India’s grand plan ‘One Sun, One World One Grid’

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This idea of ‘One Sun, One World One Grid’ (OSOWOG) was first introduced by Prime Minister Narendra Modi in 2018 during the first assembly of the International Solar Alliance (ISA).

What is OSOWOG?

OSOWOG is a trans-national electricity grid supplying solar power across the globe. Through this system, it will be possible for any country to sell or supply electricity generated by solar power to any other country in the world.

For example, If India produces solar power, it can sell it to cold countries like Finland, Sweden, Norway, or Europe in the near future. Africa could also prove to be a huge market for selling solar power. So, the possibilities are endless.

Now, the first question that arises is how will we supply the electricity that we generate in India, to transfer such a prodigious amount of energy, we will need a very large grid. We are familiar with the fact that in India we provide electricity by underground grids or by towers. Another problem is that India’s supply of electricity to European countries is guarded by Pakistan.

To overcome these obstacles, India is planning to develop an undersea cable grid. It is through these cables that we will supply electricity to the rest of the world.

It is evident that this is a humungous project that will demand at least 10-15 years or even 20 years to get done. This project needs a huge investment too.  It will take about $30-40 billion only to connect India to Africa. This scheme will increase the influence of India in the world. In June, the Ministry of New and Renewable Energy came out with a Request For Proposal (RFP) to hire consultants for converting this idea into policy. Several policy experts cited it as a part of India’s answer to China’s One Belt One Road infrastructure initiative, which entails investment in close to 70 countries.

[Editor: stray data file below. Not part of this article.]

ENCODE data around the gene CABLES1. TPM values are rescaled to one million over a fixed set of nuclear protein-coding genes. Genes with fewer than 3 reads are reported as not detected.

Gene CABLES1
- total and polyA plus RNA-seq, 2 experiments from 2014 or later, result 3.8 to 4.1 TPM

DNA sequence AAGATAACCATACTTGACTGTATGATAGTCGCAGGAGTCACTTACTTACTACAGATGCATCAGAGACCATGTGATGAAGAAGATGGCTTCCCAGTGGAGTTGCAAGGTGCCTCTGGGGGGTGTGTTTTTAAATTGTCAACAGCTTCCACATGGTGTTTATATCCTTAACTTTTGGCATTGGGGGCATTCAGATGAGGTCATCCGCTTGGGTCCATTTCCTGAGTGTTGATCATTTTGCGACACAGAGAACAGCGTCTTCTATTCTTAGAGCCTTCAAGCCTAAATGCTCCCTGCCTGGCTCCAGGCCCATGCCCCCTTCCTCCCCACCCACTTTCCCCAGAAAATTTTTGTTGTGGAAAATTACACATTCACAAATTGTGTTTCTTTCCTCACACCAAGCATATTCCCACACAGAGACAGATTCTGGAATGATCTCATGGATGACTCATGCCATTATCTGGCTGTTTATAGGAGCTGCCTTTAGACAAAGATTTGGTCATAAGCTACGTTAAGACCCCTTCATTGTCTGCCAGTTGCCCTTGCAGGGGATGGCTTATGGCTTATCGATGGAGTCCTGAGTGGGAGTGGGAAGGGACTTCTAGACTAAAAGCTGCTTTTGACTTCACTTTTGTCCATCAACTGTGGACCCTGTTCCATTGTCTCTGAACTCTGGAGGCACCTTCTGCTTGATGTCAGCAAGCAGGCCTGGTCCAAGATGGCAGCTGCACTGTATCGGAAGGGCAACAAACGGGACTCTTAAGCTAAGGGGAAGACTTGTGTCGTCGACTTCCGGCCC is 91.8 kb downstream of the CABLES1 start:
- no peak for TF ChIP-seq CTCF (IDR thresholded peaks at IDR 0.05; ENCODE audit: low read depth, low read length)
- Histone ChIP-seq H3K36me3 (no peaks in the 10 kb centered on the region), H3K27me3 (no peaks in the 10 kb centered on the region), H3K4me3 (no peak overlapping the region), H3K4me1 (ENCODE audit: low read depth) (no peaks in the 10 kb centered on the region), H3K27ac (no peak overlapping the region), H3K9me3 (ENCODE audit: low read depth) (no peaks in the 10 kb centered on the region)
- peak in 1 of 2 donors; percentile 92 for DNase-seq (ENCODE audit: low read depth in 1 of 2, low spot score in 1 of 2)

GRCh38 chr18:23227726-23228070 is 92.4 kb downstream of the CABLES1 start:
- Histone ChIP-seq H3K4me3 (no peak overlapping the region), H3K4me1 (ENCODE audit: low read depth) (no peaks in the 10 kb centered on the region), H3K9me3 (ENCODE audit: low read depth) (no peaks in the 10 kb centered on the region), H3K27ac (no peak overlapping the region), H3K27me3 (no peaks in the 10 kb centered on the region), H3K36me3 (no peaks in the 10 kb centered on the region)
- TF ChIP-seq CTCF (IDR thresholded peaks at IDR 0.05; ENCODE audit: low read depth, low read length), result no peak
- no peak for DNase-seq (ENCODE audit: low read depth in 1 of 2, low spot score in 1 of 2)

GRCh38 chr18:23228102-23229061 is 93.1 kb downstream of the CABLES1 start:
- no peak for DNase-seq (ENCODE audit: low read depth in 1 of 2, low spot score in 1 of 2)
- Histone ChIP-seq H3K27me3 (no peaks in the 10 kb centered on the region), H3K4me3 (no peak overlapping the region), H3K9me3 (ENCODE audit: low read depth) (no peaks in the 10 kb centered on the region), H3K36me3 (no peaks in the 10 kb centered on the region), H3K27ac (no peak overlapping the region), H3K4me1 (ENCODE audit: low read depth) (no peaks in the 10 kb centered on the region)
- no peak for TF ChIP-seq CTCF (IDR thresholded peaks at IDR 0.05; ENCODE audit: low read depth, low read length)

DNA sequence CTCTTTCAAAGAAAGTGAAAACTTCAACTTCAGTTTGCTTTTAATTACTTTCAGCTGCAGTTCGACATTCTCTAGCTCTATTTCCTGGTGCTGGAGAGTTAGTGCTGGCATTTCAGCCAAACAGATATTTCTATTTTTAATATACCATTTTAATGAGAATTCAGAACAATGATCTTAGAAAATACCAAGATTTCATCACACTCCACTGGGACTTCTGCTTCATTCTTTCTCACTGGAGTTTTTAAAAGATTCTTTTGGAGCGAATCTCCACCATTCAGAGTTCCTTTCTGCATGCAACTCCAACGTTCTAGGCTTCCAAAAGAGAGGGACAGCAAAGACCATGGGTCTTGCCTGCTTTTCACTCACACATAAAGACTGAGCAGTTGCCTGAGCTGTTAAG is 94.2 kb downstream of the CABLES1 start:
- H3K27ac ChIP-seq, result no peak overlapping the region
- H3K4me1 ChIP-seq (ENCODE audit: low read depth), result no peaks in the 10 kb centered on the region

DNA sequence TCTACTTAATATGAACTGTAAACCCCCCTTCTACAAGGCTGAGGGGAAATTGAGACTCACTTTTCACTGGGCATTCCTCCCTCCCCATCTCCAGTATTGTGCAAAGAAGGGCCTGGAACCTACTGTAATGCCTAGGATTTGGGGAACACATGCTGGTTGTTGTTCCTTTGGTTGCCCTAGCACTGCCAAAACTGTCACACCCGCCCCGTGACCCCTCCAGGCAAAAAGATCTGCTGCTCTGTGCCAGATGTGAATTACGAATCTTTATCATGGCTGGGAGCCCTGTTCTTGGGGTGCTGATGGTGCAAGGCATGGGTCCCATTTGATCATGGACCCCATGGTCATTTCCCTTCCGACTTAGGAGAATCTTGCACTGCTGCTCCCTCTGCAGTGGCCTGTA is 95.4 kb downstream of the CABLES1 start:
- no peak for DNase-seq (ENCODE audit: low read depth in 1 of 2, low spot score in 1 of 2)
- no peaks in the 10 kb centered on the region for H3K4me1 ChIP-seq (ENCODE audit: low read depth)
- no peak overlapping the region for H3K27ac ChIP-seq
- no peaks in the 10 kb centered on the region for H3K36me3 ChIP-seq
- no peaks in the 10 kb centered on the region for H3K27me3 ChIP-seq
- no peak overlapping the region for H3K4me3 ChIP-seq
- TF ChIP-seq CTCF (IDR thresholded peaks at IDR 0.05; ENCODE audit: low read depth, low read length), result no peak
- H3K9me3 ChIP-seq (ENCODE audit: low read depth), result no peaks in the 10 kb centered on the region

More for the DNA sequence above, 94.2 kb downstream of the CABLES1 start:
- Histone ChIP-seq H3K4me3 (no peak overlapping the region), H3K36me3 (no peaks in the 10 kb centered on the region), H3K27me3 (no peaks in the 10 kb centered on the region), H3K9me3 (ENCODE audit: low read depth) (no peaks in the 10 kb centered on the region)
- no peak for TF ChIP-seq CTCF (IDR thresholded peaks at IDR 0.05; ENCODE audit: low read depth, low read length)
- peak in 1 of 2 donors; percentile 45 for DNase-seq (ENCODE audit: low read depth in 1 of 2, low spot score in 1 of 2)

According to the draft plan prepared by the MNRE, the ambitious OSOWOG  will connect 140 countries by a common grid. This grid will transfer solar power to these countries.

“The vision behind the OSOWOG mantra is “the sun never sets” and is constant at some geographical location, globally, at any given time.

With India at the fulcrum, the solar spectrum can easily be divided into two broad zones viz. far East which would include countries like Myanmar, Thailand, Vietnam, Lao, Cambodia, and far West which would cover the Middle East and the Africa Region,” MNRE said in the term of reference in the RFP published to hire consultants for OSOWOG.

Three phases of the plan

The plan is divided into three phases: the first phase will connect the Indian grid with the Middle East, South Asia, and South-East Asian grid to share solar and other renewable energy resources.

The second phase will connect the first phase nations with the African pool of renewable sources.

The third phase will be the concluding step of the global interconnections.

India is setting its foot to dominate the world. This project is a very good opportunity for India to its capabilities. Many Chinese companies are already active in Africa, whereas India has taken a small step with ISA.

The MNRE has also halted the RFP to hire consultants until further notice. COVID-19 was one of the reasons for delaying the hiring process. The sooner the project starts, the better it is, given the size of the project.